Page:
ERP Lien: ERP or Emergency Repair Program is very similar to AEP, but it’s limited to class C housing code violations. If a residential owner fails to resolve class C violations, the HPD may step in and hire contractors to do the repairs. The jobs done under ERP are usually more expensive than what the property owner could have gotten them done for if they took care of the violations themselves. The Department of Finance (DOF) will bill the property owner, and if the owner doesn’t pay, a tax lien will be filed against the property.
Common Charges Lien: Tenants of most condominium buildings pay common charges that cover the cost of facilities and maintenance that impact the whole condominium and all the tenants. They are similar to HOA and co-op fees. And if you fail to pay these common charges repeatedly, the management can file a common charges lien against your condo. And in the worst-case scenario, these liens can lead to property foreclosure.
NYC DOT Sidewalk Repair Lien: In some cases, the NYC Department of Transport (DOT) can repair a sidewalk (under their Expedited Sidewalk Repair Program) and bill the property owner. While the DOT doesn’t charge for all repairs, if they do send you the bill, you will have 90 days to pay it. Otherwise, the city will place a lien on your property.
What Can Buyers And Sellers (Property Owners) Do About These Liens?
Liens are problematic for both buyers and sellers, albeit in different ways.
What Do Buyers Need To Understand About Liens
Most buyers learn about these liens when the title of the property is researched. It’s usually part of the due diligence your lawyer performs for you before the property is closed but can also be a part of title insurance research.
Unless it’s a tax lien, you might be able to buy a property with liens and can negotiate a lower price so you can pay the liens yourself. But it’s always a good idea to make the seller clear all the liens on the property and hand over a clean title to you. Whenever a lien is cleared, a release of lien document is issued by the lienholder, which can be used to clear the title of the property of that lien.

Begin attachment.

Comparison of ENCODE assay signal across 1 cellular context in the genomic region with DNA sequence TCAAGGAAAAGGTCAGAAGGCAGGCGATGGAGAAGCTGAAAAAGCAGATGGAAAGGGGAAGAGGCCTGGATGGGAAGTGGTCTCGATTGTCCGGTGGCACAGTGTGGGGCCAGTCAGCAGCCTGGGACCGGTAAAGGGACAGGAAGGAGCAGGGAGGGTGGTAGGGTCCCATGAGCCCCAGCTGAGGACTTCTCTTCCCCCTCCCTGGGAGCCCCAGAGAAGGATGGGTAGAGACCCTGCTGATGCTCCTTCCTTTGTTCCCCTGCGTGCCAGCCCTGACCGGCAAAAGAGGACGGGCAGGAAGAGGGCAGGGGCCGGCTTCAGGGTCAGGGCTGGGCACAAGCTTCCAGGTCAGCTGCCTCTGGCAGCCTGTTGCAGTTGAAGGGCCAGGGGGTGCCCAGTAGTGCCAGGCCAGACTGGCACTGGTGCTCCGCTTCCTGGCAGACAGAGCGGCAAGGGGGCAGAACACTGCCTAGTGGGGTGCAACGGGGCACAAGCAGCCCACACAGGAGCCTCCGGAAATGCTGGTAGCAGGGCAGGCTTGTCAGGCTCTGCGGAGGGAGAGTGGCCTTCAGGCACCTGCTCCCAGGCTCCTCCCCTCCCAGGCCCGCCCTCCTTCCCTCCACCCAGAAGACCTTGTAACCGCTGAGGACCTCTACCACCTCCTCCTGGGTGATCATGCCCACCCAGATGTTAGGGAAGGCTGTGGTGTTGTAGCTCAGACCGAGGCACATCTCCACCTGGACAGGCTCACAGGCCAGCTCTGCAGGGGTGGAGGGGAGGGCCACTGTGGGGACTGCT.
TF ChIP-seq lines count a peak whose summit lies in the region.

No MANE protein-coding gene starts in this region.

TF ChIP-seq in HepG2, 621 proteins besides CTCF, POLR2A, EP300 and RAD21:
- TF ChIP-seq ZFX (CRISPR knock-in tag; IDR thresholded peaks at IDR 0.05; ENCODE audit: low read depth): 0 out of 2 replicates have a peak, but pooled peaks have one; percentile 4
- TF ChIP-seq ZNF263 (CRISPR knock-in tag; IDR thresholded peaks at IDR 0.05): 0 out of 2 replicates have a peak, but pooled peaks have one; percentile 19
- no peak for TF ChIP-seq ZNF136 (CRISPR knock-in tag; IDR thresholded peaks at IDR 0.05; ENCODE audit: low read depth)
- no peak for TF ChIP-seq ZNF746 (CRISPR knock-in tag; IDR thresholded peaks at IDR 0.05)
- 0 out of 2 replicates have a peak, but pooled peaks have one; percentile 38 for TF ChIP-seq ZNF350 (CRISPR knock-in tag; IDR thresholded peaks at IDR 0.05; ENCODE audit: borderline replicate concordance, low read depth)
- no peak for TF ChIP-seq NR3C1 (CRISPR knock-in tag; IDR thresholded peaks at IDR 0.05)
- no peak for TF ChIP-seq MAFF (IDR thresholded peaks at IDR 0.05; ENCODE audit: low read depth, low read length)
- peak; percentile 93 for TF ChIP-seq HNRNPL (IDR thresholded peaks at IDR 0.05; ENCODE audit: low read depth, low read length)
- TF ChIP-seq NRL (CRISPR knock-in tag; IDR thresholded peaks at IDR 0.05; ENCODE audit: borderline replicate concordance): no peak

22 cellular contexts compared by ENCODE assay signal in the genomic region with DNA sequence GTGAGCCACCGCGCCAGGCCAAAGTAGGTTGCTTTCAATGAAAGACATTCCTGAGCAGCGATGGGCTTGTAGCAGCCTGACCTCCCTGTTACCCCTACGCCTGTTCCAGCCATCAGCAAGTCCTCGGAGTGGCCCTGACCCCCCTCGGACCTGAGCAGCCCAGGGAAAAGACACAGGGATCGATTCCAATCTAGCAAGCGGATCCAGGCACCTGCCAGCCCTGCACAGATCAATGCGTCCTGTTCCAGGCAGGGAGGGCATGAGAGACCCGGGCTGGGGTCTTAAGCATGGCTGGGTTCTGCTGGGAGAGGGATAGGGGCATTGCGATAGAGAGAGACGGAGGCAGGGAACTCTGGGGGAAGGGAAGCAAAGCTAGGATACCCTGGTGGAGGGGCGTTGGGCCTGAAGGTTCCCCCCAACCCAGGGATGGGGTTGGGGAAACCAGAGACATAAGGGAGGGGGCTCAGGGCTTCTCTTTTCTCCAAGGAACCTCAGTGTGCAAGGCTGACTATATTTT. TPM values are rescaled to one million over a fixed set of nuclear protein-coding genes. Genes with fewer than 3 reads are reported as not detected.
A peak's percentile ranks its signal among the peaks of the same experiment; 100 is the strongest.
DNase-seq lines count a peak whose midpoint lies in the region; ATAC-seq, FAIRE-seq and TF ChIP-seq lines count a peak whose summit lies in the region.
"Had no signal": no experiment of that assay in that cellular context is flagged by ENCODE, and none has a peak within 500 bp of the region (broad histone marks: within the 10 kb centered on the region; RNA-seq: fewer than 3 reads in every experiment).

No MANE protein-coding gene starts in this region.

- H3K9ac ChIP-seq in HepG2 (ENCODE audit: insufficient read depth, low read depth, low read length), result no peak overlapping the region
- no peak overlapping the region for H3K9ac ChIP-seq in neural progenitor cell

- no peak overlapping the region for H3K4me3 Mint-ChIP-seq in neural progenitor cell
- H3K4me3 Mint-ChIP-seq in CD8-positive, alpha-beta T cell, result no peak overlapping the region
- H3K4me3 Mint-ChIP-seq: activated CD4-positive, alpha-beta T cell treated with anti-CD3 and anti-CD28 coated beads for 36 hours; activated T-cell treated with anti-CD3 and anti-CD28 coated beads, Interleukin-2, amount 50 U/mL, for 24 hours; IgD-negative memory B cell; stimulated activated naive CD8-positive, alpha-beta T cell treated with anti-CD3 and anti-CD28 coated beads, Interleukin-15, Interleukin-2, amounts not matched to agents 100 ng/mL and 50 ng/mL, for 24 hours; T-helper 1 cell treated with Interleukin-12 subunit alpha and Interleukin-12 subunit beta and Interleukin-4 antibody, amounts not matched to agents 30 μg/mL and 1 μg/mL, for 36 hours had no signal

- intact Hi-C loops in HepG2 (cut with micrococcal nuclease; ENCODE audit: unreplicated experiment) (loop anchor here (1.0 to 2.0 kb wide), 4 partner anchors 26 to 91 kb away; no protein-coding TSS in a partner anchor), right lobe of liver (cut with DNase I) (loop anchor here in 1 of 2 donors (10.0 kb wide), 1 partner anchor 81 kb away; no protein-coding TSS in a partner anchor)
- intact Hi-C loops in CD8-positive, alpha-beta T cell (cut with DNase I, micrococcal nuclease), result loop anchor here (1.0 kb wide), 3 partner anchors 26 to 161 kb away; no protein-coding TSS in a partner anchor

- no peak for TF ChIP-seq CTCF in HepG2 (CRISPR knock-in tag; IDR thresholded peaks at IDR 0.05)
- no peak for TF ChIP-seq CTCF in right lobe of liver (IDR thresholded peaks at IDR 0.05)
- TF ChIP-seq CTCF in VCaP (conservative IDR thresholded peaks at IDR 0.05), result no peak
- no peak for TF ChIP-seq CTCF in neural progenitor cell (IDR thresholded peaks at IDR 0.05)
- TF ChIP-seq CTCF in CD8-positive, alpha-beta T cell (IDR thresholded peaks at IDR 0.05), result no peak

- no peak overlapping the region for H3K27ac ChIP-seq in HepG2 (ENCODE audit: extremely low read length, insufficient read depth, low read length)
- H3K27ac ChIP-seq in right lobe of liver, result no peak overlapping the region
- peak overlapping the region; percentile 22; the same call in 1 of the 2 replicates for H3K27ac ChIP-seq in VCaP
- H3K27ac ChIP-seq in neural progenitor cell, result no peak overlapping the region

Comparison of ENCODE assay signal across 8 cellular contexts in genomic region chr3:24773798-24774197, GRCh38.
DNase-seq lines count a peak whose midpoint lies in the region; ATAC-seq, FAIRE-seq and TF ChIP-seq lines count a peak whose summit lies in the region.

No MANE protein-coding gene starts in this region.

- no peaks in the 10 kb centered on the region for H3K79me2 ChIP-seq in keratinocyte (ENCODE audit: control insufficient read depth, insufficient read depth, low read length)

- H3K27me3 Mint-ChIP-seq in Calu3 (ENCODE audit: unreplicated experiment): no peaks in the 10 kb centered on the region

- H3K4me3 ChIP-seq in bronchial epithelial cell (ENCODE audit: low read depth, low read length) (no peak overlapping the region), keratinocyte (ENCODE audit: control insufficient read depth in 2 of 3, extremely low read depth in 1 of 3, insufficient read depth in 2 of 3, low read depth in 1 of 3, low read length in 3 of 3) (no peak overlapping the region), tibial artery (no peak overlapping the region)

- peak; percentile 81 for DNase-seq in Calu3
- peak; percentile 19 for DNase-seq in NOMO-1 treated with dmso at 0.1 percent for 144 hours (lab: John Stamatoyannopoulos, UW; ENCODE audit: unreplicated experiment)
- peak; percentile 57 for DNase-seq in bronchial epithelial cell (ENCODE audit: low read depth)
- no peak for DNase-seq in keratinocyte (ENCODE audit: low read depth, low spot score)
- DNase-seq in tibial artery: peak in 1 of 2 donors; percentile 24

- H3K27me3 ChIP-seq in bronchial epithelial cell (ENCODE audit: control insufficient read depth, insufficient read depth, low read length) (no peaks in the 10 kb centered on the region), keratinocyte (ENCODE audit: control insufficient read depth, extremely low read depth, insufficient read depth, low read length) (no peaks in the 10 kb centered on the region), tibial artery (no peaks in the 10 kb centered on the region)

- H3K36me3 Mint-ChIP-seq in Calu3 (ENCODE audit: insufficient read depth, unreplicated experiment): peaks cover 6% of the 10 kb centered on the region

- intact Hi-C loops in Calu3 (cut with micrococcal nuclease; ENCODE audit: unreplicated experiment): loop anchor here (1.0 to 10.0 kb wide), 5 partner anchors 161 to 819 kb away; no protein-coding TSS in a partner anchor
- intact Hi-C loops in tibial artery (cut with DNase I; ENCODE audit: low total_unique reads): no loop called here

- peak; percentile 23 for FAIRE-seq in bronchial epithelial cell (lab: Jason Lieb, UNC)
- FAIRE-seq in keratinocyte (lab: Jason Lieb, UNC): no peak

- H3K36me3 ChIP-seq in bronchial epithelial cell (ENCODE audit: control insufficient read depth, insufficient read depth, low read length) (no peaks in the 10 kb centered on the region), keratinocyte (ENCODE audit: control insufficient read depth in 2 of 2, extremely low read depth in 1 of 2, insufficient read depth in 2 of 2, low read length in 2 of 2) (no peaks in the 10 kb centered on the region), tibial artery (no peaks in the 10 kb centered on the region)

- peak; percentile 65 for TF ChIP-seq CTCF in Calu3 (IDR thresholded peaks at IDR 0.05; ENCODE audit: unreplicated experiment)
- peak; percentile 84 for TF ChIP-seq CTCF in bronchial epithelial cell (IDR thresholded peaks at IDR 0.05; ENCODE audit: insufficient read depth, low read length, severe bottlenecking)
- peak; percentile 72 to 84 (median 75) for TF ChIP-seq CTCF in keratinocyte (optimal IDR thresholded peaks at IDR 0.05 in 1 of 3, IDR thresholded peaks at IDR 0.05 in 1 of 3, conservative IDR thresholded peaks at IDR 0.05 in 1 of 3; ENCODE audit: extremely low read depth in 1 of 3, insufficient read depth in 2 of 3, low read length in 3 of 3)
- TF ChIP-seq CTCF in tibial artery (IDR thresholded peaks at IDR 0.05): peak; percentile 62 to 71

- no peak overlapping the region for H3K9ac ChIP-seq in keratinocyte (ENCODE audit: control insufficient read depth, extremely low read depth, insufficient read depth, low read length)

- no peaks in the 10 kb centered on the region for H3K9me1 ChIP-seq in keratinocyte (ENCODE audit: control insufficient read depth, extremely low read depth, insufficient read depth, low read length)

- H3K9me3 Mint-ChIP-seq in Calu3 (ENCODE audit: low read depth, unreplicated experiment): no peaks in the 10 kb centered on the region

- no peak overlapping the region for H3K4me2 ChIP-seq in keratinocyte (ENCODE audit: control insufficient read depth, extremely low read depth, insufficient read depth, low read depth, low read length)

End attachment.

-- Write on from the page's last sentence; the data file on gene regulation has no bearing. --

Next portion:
Some liens won’t directly affect your ability to buy a property but are still danger signals. AEP and ERP liens are examples of such liens. If you are buying an apartment building with active AEP and ERP liens, it may indicate a bad management team.
The Sellers Responsibility When It Comes To Liens
Ideally, a seller is responsible for handing over a property with a clean title to the buyer. That includes getting rid of all the liens attached to the property. There are a few ways you can do that:
- You can pay off the lien in full. It will usually come with several additional fees and interest (grown over time), but it’s usually the most straightforward and fastest way to get rid of the lien.
- Settle the lien with the lien holder. You can convince the lien holder to drop the lien for a bit less than the full payment you owe them. They might agree to it, but only if they are desperate enough to settle for a smaller upfront payment instead of waiting for a time when you have to pay your full due.
- Dispute the lien in court. If you have proper legal grounds to fight a lien and can prove that it was placed on your property without good reason, you might be able to get it removed through a court order. But if you don’t have a strong case, you might end up paying more to the lienholder (including the legal fees they would have paid to fight the case you started).